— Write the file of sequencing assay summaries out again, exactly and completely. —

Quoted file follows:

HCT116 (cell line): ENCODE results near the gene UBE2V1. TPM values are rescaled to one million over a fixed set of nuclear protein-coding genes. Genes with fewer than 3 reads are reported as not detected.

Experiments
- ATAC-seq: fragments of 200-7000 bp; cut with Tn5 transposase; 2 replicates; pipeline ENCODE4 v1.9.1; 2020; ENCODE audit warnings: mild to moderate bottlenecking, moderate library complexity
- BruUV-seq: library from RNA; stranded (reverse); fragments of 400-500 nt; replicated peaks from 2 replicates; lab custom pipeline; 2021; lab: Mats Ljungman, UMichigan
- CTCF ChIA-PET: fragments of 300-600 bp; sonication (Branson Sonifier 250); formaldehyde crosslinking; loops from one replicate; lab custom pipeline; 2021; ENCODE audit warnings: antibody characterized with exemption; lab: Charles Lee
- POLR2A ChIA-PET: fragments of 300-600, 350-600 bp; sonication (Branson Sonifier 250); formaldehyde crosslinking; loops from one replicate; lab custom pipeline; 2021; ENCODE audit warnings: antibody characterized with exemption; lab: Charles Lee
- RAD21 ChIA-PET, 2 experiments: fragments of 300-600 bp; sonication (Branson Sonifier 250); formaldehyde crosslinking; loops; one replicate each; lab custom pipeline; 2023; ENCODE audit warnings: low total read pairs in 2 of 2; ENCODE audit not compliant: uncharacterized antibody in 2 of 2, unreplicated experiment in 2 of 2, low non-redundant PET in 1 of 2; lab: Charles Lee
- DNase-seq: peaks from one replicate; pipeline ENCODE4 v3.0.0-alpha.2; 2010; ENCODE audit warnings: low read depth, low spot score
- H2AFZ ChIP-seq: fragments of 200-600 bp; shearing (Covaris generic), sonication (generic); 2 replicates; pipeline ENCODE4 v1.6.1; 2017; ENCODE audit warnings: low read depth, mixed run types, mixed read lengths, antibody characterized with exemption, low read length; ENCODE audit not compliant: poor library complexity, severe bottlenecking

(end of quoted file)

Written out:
HCT116 (cell line): ENCODE results near the gene UBE2V1. TPM values are rescaled to one million over a fixed set of nuclear protein-coding genes. Genes with fewer than 3 reads are reported as not detected.

Experiments
- ATAC-seq: fragments of 200-7000 bp; cut with Tn5 transposase; 2 replicates; pipeline ENCODE4 v1.9.1; 2020; ENCODE audit warnings: mild to moderate bottlenecking, moderate library complexity
- BruUV-seq: library from RNA; stranded (reverse); fragments of 400-500 nt; replicated peaks from 2 replicates; lab custom pipeline; 2021; lab: Mats Ljungman, UMichigan
- CTCF ChIA-PET: fragments of 300-600 bp; sonication (Branson Sonifier 250); formaldehyde crosslinking; loops from one replicate; lab custom pipeline; 2021; ENCODE audit warnings: antibody characterized with exemption; lab: Charles Lee
- POLR2A ChIA-PET: fragments of 300-600, 350-600 bp; sonication (Branson Sonifier 250); formaldehyde crosslinking; loops from one replicate; lab custom pipeline; 2021; ENCODE audit warnings: antibody characterized with exemption; lab: Charles Lee
- RAD21 ChIA-PET, 2 experiments: fragments of 300-600 bp; sonication (Branson Sonifier 250); formaldehyde crosslinking; loops; one replicate each; lab custom pipeline; 2023; ENCODE audit warnings: low total read pairs in 2 of 2; ENCODE audit not compliant: uncharacterized antibody in 2 of 2, unreplicated experiment in 2 of 2, low non-redundant PET in 1 of 2; lab: Charles Lee
- DNase-seq: peaks from one replicate; pipeline ENCODE4 v3.0.0-alpha.2; 2010; ENCODE audit warnings: low read depth, low spot score
- H2AFZ ChIP-seq: fragments of 200-600 bp; shearing (Covaris generic), sonication (generic); 2 replicates; pipeline ENCODE4 v1.6.1; 2017; ENCODE audit warnings: low read depth, mixed run types, mixed read lengths, antibody characterized with exemption, low read length; ENCODE audit not compliant: poor library complexity, severe bottlenecking